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Geoscience Australia: Government advisor, scientific innovator, public educator

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Not everyone has heard of Geoscience Australia, but what they do has value to every Australian citizen. As Australia’s pre-eminent public-sector geoscience organisation, it is the government’s trusted advisor on the geology and geography of the country. With its long history and reputation for excellence, CEO Dr James Johnson thinks the time has come for more people to understand the importance of geoscience in their lives, and the important work Geoscience Australia continues to do to address real-world challenges such as securing Australia’s water resources, providing fundamental geographic information, and increasing community resilience to natural hazards.
Dr James Johnson
Geoscience Australia CEO, Dr James Johnson.
In the fast-paced and constantly changing world of science and technology, Geoscience Australia (GA) is an organisation that uses the latest data and tools to make sense of the Earth, applying their professional expertise in the geosciences to challenges that affect the everyday lives of people across Australia. CEO Dr James Johnson has a vision of ‘One GA’; an organisation that not only solves problems but does so collaboratively, professionally and progressively, striving for a diverse, innovative and inclusive organisational culture.
Research Features found out more from Dr Johnson about the changing role of the organisation, its strategic priorities and its goal to educate people on the biggest geoscience problems in modern Australia.
Hi Dr Johnson! Can you tell us about Geoscience Australia’s (GA) background and heritage?
GA dates back almost to Australia’s Federation in 1901, when land was set aside for the capital of Australia. This led to the establishment of the Australian Survey Office in 1910, which was GA’s first predecessor organisation. This organisation morphed into the Australian Surveying and Land Information Group (AUSLIG) in 1987 when it merged with the Division of National Mapping. Separately, the Bureau of Mineral Resources, Geology and Geophysics (BMR) was formed in 1946 when the Australian government recognised a need to understand its inventory of minerals. BMR changed its name in 1992 to become the Australian Geological Survey Organisation (AGSO). Geoscience Australia came into being in 2001 when AUSLIG merged with AGSO.
Since that time, GA’s activities have expanded and today it has responsibility for meeting the geoscience requirements of the Australian government. This role takes the agency well beyond its historical focus on resource development to topics as diverse as natural hazards; environmental issues; groundwater research; marine and coastal research; carbon capture and storage; vegetation monitoring; and Earth observations from space. GA’s remit also extends beyond the Australian landmass to Australia’s vast marine jurisdiction.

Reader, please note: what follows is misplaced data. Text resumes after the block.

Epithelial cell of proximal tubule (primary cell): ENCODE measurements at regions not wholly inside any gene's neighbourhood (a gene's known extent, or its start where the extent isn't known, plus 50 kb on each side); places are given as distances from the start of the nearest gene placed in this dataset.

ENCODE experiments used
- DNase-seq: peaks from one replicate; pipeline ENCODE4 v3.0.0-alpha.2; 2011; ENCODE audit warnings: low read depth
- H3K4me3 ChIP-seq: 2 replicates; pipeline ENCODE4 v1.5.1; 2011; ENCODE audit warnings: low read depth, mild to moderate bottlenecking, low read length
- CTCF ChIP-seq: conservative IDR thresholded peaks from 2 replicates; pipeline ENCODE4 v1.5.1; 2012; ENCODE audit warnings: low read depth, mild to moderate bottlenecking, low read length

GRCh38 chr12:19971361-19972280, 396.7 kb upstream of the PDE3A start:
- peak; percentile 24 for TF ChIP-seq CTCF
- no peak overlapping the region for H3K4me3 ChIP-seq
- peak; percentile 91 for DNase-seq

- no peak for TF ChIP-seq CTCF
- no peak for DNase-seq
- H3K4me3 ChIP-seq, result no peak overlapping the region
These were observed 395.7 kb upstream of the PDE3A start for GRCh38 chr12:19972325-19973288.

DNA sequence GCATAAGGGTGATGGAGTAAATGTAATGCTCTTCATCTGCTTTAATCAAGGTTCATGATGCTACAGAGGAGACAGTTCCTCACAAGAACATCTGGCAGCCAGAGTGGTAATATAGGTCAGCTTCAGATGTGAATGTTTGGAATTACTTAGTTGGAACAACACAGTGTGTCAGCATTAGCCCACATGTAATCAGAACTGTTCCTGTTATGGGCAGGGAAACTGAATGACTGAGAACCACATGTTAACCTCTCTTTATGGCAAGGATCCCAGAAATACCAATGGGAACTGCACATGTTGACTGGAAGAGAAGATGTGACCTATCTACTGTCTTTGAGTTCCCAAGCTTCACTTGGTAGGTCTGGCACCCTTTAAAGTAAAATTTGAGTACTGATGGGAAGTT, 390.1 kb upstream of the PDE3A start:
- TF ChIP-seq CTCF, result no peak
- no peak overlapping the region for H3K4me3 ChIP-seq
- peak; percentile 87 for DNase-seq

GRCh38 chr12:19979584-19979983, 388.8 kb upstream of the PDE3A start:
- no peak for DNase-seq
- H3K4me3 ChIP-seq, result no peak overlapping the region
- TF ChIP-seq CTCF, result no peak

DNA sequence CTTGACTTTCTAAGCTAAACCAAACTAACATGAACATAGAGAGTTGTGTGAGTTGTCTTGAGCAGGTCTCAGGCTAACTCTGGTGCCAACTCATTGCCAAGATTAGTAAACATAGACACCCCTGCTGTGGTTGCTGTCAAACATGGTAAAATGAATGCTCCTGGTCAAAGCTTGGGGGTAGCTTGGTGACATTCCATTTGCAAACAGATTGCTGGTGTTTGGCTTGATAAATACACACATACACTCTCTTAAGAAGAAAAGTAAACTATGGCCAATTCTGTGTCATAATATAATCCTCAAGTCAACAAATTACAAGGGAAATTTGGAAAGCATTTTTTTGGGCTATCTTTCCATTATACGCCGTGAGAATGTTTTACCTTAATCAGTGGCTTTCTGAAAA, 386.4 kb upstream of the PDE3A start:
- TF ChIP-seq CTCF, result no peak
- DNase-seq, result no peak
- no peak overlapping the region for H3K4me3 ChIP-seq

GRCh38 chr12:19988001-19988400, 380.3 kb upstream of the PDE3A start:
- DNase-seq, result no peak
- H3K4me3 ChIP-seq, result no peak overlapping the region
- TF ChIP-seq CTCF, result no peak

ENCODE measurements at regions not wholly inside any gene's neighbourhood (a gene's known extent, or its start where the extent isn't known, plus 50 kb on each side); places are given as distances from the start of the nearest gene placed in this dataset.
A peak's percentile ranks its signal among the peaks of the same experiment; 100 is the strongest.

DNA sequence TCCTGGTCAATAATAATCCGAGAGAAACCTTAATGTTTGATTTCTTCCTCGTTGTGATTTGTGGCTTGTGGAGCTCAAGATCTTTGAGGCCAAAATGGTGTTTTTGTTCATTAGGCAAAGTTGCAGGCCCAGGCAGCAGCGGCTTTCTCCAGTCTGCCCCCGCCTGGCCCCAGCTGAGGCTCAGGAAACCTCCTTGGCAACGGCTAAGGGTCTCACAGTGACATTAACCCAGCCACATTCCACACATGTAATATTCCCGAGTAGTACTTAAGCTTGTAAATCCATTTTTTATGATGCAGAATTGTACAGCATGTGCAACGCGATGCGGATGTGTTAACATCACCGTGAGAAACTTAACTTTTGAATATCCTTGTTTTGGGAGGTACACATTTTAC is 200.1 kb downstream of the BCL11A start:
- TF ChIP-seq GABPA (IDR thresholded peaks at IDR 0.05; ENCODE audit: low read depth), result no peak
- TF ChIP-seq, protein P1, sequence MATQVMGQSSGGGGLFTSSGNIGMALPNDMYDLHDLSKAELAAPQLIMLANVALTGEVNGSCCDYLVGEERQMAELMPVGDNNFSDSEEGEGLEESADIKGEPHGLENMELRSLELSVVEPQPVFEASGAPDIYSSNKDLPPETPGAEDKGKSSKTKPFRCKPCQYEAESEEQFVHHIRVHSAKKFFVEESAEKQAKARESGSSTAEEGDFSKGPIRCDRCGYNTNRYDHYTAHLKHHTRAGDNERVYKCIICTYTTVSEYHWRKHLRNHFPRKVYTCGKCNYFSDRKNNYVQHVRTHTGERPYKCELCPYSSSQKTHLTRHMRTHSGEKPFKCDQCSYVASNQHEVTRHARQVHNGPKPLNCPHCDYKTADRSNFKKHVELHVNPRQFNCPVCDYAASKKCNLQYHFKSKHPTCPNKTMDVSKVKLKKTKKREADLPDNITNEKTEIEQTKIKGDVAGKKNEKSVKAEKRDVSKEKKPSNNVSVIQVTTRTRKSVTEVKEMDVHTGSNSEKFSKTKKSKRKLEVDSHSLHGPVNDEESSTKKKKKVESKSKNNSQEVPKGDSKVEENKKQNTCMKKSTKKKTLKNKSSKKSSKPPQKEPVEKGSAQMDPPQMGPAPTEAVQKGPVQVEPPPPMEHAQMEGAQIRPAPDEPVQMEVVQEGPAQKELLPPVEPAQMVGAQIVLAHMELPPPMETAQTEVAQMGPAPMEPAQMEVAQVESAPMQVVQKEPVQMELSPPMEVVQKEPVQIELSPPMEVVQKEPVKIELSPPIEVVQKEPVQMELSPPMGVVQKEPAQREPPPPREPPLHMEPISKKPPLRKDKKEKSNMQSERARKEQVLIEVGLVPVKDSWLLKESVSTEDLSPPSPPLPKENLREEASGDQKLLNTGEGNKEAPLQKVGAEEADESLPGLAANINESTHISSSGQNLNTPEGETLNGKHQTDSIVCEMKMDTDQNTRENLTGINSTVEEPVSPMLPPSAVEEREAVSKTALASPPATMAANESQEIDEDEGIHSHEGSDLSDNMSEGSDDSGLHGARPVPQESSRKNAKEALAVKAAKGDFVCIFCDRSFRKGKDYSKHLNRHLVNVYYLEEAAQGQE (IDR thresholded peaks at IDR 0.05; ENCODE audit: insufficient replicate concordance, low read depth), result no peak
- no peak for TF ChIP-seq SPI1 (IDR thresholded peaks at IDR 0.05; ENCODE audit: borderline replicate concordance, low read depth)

What are the strategic priorities and core mission for GA?
GA applies science and technology to describe and understand the Earth for the benefit of Australia. The six priority areas are: building Australia’s resource wealth; ensuring that Australian communities are more resilient to natural hazards; securing Australia’s water resources; managing Australia’s marine jurisdictions; providing fundamental geographic information; and maintaining geoscience knowledge and capability.
What are GA’s most important challenges?
The Chief Scientist of Australia identified five of the most important societal challenges in 2014. They were: living in a changing environment; promoting population health and wellbeing; managing our food and water assets; securing Australia’s place in a changing world; and lifting productivity and economic growth.

Geoscience Australia applies science and technology to describe and understand the Earth for the benefit of AustraliaQuote_brain

GA has a role to play in all of these priorities, from satellite-derived Earth observations of the changing environment to understanding the quantity and quality of groundwater for food production, leading the development of international standards for scientific data transfer and collaboration, facilitating the growth of resources-based national wealth, and the establishment of national infrastructure for satellite positioning to support technologies that will boost the productivity of a range of Australian industries.
As CEO, what is your vision for GA?
Our work as an organisation and as a group of people is guided by my vision to be ‘One GA’ – striving for unity across diverse business units as we work together to achieve a common goal of providing value to Australia through the development and application of high-quality geoscience. This ‘One GA’ vision explicitly recognises the mutual responsibility all employees have to work collaboratively as we pursue excellence in our science and foster a positive, innovative, inclusive and diverse organisational culture. Under this vision we work together to be leaders in the development and application of deep geoscience knowledge that is data-driven, enables high-quality advice, is accessible to a range of users and stakeholders via cutting-edge delivery platforms, and stimulates innovation. What I have articulated is a transformative and aspirational vision. It keeps the best from the approaches upon which we have built a trusted reputation for delivering achievements, and embraces innovative ways of working.
It is clear from your website that communicating geoscience is important to GA. Can you tell us why this is and what GA is doing to support and further geoscience education?